Empowerment in the Workplace

Empowerment is a funny word, it conjures up all kinds of different images for different people. From civil rights marches in the 1960s, through women burning bras in the 60s and 70s to child actors gaining emancipation from their own parents in the 90s. It’s a word that seems to be everything good and pure about taking action, ownership, finding your own voice, and not being inhibited by the status quo that seeks to hold you in your place. Taken from that standpoint, it’s exactly what we should all be striving for wherever we work, and whatever our job role.

In an interview for the BBC, Richard Branson strongly backed up the research conducted by business psychologists OE Cam in which they coined the phrase ‘disruptive talent’. They both encouraged business’s to hire individuals who they knew would be awkward, would stick to their guns, and wouldn’t simply stand for the status quo. They both assert that if individuals are managed correctly (not a one size fits all approach to management) then the benefit, creativity, and drive for the best result that these individuals could give far outweighs the potential negative impact they could have on an office / team atmosphere. Branson himself said that he would be a nightmare to manage, but I think most people agree he would be an asset to most business’s. So, when seeking to be empowered in the workplace, consider your own level of disruptive value that you can add.

The truly empowered employee is also truly proactive. Empowerment is not primarily given (ie. “My boss allows to work how I like and just get on with things, so I feel really empowered”) but rather it is taken. If you see things that need to be done, even if they’re not technically your responsibility, do them. If you see things can be done a better way, fix them. A very wise and good friend of mine who built a business from scratch in to one of the premier suppliers of hi-tech office equipment in the UK once said, “remember, it’s much easier to ask for forgiveness than permission”. He’s absolutely right. Do something (positive!) rather than nothing. If it goes badly ask for forgiveness, and if it goes well take the plaudits (and still ask for forgiveness for not getting the OK beforehand).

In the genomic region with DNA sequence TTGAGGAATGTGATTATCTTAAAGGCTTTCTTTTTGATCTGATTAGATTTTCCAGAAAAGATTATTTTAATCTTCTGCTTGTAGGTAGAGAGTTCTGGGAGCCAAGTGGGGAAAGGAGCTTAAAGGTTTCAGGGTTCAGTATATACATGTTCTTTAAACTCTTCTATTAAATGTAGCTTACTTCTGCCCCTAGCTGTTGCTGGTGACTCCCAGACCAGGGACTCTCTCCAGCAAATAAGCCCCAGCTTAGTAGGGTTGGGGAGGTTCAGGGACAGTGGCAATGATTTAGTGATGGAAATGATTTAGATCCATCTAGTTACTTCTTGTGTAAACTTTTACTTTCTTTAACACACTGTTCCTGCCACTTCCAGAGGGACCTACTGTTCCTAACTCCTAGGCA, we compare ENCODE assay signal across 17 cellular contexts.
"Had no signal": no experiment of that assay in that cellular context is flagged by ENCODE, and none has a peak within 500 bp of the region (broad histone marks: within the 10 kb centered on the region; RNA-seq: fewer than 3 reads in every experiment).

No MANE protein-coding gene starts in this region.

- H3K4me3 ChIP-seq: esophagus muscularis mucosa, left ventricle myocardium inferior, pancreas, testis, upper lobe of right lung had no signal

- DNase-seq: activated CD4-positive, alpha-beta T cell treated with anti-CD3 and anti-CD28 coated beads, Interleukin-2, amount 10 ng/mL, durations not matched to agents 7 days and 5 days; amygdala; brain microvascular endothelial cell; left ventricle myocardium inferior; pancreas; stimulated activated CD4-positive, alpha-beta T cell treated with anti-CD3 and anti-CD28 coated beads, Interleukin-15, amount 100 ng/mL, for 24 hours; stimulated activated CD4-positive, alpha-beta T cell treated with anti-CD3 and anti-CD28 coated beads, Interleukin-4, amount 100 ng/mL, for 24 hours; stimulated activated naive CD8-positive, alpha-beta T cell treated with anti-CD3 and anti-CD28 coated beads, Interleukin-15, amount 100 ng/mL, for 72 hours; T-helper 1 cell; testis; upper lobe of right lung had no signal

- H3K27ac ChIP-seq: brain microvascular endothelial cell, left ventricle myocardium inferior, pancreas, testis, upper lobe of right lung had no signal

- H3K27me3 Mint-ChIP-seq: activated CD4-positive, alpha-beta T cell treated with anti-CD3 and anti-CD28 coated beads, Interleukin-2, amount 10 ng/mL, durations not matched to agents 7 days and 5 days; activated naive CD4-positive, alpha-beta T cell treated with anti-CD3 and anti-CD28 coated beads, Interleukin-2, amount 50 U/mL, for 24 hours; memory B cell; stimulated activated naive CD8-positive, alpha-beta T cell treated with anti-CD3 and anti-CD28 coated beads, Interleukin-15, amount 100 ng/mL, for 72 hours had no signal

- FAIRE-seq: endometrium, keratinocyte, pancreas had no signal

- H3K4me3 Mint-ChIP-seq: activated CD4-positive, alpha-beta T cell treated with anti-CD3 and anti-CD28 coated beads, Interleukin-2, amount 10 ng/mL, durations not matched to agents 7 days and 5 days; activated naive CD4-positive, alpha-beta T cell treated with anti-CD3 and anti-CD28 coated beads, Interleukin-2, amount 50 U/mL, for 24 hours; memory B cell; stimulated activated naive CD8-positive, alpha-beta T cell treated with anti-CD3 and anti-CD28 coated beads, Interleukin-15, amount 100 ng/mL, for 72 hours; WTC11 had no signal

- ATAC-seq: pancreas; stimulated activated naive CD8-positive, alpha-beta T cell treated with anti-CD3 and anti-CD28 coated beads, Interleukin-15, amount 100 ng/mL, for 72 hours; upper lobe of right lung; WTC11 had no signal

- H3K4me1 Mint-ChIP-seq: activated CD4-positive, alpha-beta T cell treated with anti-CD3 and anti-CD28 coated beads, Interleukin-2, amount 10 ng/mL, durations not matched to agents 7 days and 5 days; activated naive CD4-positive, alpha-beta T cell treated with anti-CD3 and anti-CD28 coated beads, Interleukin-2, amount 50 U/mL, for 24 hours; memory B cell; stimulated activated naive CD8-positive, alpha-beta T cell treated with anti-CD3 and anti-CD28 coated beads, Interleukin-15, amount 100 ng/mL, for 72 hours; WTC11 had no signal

In a corporate context, there are a myriad of forces that we can all feel hemmed in by. Our managers are petty, our colleagues one-upping us, the company culture is restrictive, our job role too limiting, the office politics nauseating etc etc etc. In seeking empowerment and railing against these forces, there is a danger that we can rebel simply for the sake of it. So be careful when seeking to act entrepreneurially in this context, or put another way, when seeking to stride forward in an empowered way that you don’t isolate yourself. Rapport with those around you is a powerful catalyst in allowing you to step out of the norm.

Being empowered is certainly about taking risks if they need to be taken, and it’s absolutely about being willing to step on to that burning bridge if we can see the value of what’s on the other side (even if it might cost your job). However, it isn’t about simply having to do things your own, or a different way for the sake of it. Imagine what a nightmare that would be to manage. Instead, we should treat our managers as a customer. Customers love it when you go the extra mile, and they don’t mind if you do something a little out of the ordinary if the result is fantastic. Your manager is ultimately who determines whether you keep your job and get your bonus. Being empowered in the workplace is a lot to do with seeing the bigger picture. Rather than being the employee who sits at desk and only see’s their own responsibility and workload, take a look above the parapet and see the whole battlefield. What can you do to add your own gifts to that big picture. In essence, how can you step up and actually be a help for your manager in their part of that bigger picture? It is a foolish person who see’s their manager as the enemy who is holding them back from being personally empowered. Conversely, the wise, empowered, entrepreneurial individual see’s the opportunity to step outside the status quo to give their manager (and the business) added value and potentially some advantage that they never would have seen for themselves. iw